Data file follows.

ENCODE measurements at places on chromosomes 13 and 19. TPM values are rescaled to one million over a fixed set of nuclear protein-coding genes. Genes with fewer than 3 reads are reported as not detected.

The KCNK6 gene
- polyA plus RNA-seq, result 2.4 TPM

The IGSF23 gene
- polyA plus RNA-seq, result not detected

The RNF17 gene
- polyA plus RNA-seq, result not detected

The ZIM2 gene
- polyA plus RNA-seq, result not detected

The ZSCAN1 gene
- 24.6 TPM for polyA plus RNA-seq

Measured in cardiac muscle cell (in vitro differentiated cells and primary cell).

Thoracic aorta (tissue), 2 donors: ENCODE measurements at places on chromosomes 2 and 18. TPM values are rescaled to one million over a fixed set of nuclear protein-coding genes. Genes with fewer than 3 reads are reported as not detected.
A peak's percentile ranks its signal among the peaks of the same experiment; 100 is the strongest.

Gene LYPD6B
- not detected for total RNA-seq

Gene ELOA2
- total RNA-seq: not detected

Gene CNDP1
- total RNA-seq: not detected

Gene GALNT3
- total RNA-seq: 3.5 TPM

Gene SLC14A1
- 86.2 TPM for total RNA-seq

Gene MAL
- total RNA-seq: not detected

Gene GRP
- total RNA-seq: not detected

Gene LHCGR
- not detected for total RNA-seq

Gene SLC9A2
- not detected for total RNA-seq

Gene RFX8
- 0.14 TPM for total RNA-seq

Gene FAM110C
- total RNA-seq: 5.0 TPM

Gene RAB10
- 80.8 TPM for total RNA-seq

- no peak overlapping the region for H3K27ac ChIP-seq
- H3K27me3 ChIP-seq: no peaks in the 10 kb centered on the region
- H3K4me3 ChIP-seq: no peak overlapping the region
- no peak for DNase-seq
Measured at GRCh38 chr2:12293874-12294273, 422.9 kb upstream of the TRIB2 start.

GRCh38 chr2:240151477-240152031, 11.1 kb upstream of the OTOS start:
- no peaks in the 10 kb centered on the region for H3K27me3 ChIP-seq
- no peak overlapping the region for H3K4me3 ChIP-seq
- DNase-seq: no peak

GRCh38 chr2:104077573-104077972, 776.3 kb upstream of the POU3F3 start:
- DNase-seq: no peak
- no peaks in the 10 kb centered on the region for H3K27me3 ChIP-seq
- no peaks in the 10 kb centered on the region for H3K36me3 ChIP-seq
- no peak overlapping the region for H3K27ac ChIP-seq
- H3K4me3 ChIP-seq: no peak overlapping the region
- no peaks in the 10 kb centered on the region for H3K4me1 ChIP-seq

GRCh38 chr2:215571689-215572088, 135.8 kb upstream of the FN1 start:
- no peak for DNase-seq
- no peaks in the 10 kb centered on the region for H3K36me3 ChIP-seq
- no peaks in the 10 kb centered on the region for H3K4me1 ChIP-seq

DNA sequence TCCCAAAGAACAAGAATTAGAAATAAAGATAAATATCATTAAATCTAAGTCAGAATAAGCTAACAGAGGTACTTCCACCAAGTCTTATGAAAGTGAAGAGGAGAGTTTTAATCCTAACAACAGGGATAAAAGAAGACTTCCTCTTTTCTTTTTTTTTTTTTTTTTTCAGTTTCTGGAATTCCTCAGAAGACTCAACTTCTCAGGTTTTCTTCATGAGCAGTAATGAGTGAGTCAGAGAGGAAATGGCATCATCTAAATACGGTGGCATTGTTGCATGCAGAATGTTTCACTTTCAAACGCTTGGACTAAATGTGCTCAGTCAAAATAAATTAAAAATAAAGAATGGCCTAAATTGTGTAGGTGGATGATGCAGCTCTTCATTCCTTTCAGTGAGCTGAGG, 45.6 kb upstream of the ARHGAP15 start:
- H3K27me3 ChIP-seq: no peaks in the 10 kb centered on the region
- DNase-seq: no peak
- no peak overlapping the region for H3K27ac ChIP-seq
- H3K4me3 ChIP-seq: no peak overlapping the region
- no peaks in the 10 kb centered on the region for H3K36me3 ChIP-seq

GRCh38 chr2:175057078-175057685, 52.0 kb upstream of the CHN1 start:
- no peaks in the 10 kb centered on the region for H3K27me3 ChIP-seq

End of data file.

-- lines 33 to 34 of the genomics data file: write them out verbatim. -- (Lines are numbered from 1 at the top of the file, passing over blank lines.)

Gene RFX8
- 0.14 TPM for total RNA-seq